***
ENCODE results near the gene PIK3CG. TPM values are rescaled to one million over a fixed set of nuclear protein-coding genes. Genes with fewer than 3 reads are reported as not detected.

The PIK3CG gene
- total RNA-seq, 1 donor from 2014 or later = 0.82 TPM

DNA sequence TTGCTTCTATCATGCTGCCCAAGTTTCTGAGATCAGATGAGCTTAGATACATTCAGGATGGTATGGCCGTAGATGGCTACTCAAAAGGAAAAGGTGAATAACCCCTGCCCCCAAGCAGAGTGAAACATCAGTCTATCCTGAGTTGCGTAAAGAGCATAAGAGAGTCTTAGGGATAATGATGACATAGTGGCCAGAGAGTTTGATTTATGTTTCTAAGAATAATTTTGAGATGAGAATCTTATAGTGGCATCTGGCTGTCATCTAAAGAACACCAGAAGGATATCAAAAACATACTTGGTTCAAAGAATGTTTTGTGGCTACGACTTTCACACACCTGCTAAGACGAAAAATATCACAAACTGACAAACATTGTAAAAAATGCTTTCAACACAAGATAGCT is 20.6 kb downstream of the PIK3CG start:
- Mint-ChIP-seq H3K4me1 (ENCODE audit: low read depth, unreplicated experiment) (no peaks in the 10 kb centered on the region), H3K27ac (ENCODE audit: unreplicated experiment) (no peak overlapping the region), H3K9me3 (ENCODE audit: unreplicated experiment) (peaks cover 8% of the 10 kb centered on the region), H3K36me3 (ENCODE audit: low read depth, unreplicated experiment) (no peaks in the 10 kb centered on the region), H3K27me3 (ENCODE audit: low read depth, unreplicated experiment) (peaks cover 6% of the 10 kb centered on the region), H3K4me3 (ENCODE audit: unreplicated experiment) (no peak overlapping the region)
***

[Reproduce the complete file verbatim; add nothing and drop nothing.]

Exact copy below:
ENCODE results near the gene PIK3CG. TPM values are rescaled to one million over a fixed set of nuclear protein-coding genes. Genes with fewer than 3 reads are reported as not detected.

The PIK3CG gene
- total RNA-seq, 1 donor from 2014 or later = 0.82 TPM

DNA sequence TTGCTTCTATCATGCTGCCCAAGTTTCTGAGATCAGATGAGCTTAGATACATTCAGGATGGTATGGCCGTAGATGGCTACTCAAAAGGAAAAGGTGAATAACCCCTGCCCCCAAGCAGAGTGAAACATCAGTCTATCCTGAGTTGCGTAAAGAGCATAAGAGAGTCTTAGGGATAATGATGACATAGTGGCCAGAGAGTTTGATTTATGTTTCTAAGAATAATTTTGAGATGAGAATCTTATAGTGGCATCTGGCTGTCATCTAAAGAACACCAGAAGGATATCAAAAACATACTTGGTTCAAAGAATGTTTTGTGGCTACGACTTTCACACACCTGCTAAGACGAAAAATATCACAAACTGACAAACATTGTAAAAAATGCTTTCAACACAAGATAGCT is 20.6 kb downstream of the PIK3CG start:
- Mint-ChIP-seq H3K4me1 (ENCODE audit: low read depth, unreplicated experiment) (no peaks in the 10 kb centered on the region), H3K27ac (ENCODE audit: unreplicated experiment) (no peak overlapping the region), H3K9me3 (ENCODE audit: unreplicated experiment) (peaks cover 8% of the 10 kb centered on the region), H3K36me3 (ENCODE audit: low read depth, unreplicated experiment) (no peaks in the 10 kb centered on the region), H3K27me3 (ENCODE audit: low read depth, unreplicated experiment) (peaks cover 6% of the 10 kb centered on the region), H3K4me3 (ENCODE audit: unreplicated experiment) (no peak overlapping the region)